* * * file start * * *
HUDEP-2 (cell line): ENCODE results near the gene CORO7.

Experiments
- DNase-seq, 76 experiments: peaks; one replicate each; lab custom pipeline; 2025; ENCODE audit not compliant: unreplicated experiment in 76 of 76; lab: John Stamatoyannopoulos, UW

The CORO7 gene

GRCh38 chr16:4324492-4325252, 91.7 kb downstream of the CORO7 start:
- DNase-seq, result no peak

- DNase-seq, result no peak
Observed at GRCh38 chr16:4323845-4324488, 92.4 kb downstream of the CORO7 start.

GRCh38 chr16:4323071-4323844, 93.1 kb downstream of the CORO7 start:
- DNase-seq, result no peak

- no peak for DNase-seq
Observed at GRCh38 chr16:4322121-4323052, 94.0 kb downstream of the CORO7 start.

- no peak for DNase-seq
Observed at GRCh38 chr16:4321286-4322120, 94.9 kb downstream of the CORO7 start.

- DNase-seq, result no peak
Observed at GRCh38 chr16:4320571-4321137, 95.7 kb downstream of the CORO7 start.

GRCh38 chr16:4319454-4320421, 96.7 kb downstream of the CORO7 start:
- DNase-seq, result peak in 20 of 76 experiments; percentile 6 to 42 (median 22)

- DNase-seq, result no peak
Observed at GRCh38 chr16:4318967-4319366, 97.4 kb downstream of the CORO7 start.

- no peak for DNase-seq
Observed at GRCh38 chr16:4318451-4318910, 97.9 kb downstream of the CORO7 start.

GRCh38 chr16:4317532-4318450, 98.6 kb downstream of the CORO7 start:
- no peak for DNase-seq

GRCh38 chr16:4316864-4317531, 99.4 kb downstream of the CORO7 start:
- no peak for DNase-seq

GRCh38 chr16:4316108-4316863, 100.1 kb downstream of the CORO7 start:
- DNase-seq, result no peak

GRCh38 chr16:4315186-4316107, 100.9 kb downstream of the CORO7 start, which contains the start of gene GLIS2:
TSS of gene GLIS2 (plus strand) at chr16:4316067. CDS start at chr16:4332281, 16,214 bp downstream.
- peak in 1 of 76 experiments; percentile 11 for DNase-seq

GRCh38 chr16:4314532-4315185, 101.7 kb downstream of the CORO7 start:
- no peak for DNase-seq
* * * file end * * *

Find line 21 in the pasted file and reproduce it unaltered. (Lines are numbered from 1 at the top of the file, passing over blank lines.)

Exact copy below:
- no peak for DNase-seq